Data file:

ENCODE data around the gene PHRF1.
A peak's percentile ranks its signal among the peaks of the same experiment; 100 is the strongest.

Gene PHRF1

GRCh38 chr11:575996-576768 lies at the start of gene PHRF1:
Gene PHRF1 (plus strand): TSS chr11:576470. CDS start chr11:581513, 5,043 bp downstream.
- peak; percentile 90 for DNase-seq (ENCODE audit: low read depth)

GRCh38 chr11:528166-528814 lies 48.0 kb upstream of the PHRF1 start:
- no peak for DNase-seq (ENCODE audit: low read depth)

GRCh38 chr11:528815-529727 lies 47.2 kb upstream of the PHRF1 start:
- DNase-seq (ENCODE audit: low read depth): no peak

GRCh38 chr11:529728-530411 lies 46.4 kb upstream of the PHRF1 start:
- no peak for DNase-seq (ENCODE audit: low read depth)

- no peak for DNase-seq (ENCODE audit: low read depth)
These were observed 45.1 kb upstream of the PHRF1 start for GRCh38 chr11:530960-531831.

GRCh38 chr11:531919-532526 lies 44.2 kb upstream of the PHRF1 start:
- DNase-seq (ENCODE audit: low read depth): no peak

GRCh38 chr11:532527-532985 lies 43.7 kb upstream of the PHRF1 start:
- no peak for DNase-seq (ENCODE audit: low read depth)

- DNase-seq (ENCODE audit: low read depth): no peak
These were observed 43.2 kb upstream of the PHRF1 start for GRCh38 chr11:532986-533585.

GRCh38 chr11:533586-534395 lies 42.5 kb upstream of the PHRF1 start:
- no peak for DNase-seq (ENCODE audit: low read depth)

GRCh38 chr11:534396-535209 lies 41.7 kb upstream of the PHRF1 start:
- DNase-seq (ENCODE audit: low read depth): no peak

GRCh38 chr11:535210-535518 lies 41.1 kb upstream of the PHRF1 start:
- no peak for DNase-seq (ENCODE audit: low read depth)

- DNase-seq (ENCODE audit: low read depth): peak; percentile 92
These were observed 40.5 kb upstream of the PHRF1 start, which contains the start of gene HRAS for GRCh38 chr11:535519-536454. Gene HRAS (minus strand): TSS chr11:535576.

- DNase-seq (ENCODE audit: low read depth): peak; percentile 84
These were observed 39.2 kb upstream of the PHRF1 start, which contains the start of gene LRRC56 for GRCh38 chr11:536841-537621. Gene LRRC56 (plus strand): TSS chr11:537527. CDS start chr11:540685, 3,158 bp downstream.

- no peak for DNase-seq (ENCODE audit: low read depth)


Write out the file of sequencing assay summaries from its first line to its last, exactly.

ENCODE data around the gene PHRF1.
A peak's percentile ranks its signal among the peaks of the same experiment; 100 is the strongest.

Gene PHRF1

GRCh38 chr11:575996-576768 lies at the start of gene PHRF1:
Gene PHRF1 (plus strand): TSS chr11:576470. CDS start chr11:581513, 5,043 bp downstream.
- peak; percentile 90 for DNase-seq (ENCODE audit: low read depth)

GRCh38 chr11:528166-528814 lies 48.0 kb upstream of the PHRF1 start:
- no peak for DNase-seq (ENCODE audit: low read depth)

GRCh38 chr11:528815-529727 lies 47.2 kb upstream of the PHRF1 start:
- DNase-seq (ENCODE audit: low read depth): no peak

GRCh38 chr11:529728-530411 lies 46.4 kb upstream of the PHRF1 start:
- no peak for DNase-seq (ENCODE audit: low read depth)

- no peak for DNase-seq (ENCODE audit: low read depth)
These were observed 45.1 kb upstream of the PHRF1 start for GRCh38 chr11:530960-531831.

GRCh38 chr11:531919-532526 lies 44.2 kb upstream of the PHRF1 start:
- DNase-seq (ENCODE audit: low read depth): no peak

GRCh38 chr11:532527-532985 lies 43.7 kb upstream of the PHRF1 start:
- no peak for DNase-seq (ENCODE audit: low read depth)

- DNase-seq (ENCODE audit: low read depth): no peak
These were observed 43.2 kb upstream of the PHRF1 start for GRCh38 chr11:532986-533585.

GRCh38 chr11:533586-534395 lies 42.5 kb upstream of the PHRF1 start:
- no peak for DNase-seq (ENCODE audit: low read depth)

GRCh38 chr11:534396-535209 lies 41.7 kb upstream of the PHRF1 start:
- DNase-seq (ENCODE audit: low read depth): no peak

GRCh38 chr11:535210-535518 lies 41.1 kb upstream of the PHRF1 start:
- no peak for DNase-seq (ENCODE audit: low read depth)

- DNase-seq (ENCODE audit: low read depth): peak; percentile 92
These were observed 40.5 kb upstream of the PHRF1 start, which contains the start of gene HRAS for GRCh38 chr11:535519-536454. Gene HRAS (minus strand): TSS chr11:535576.

- DNase-seq (ENCODE audit: low read depth): peak; percentile 84
These were observed 39.2 kb upstream of the PHRF1 start, which contains the start of gene LRRC56 for GRCh38 chr11:536841-537621. Gene LRRC56 (plus strand): TSS chr11:537527. CDS start chr11:540685, 3,158 bp downstream.

- no peak for DNase-seq (ENCODE audit: low read depth)